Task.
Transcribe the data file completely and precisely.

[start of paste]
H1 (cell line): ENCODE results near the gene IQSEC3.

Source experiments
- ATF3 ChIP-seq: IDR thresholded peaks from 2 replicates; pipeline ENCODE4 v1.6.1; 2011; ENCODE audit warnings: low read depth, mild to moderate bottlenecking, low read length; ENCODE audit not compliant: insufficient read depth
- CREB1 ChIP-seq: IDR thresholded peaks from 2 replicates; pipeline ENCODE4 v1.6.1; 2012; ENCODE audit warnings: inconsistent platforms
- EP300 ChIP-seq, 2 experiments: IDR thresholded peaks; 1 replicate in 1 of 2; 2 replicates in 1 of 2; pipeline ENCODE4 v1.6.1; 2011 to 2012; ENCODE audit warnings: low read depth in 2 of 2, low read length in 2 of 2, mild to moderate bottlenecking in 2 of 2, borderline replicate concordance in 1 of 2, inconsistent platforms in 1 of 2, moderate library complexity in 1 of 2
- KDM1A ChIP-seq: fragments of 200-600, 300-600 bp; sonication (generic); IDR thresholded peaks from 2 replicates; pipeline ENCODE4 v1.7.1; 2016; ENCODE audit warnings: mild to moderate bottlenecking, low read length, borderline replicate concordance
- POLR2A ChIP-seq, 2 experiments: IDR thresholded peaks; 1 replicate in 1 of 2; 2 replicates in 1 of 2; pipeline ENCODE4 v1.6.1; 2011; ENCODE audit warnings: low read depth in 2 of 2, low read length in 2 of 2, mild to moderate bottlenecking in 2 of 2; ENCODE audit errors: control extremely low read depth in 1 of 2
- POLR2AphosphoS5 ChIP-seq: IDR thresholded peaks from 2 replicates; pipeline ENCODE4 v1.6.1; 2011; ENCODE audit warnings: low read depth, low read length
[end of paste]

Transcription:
H1 (cell line): ENCODE results near the gene IQSEC3.

Source experiments
- ATF3 ChIP-seq: IDR thresholded peaks from 2 replicates; pipeline ENCODE4 v1.6.1; 2011; ENCODE audit warnings: low read depth, mild to moderate bottlenecking, low read length; ENCODE audit not compliant: insufficient read depth
- CREB1 ChIP-seq: IDR thresholded peaks from 2 replicates; pipeline ENCODE4 v1.6.1; 2012; ENCODE audit warnings: inconsistent platforms
- EP300 ChIP-seq, 2 experiments: IDR thresholded peaks; 1 replicate in 1 of 2; 2 replicates in 1 of 2; pipeline ENCODE4 v1.6.1; 2011 to 2012; ENCODE audit warnings: low read depth in 2 of 2, low read length in 2 of 2, mild to moderate bottlenecking in 2 of 2, borderline replicate concordance in 1 of 2, inconsistent platforms in 1 of 2, moderate library complexity in 1 of 2
- KDM1A ChIP-seq: fragments of 200-600, 300-600 bp; sonication (generic); IDR thresholded peaks from 2 replicates; pipeline ENCODE4 v1.7.1; 2016; ENCODE audit warnings: mild to moderate bottlenecking, low read length, borderline replicate concordance
- POLR2A ChIP-seq, 2 experiments: IDR thresholded peaks; 1 replicate in 1 of 2; 2 replicates in 1 of 2; pipeline ENCODE4 v1.6.1; 2011; ENCODE audit warnings: low read depth in 2 of 2, low read length in 2 of 2, mild to moderate bottlenecking in 2 of 2; ENCODE audit errors: control extremely low read depth in 1 of 2
- POLR2AphosphoS5 ChIP-seq: IDR thresholded peaks from 2 replicates; pipeline ENCODE4 v1.6.1; 2011; ENCODE audit warnings: low read depth, low read length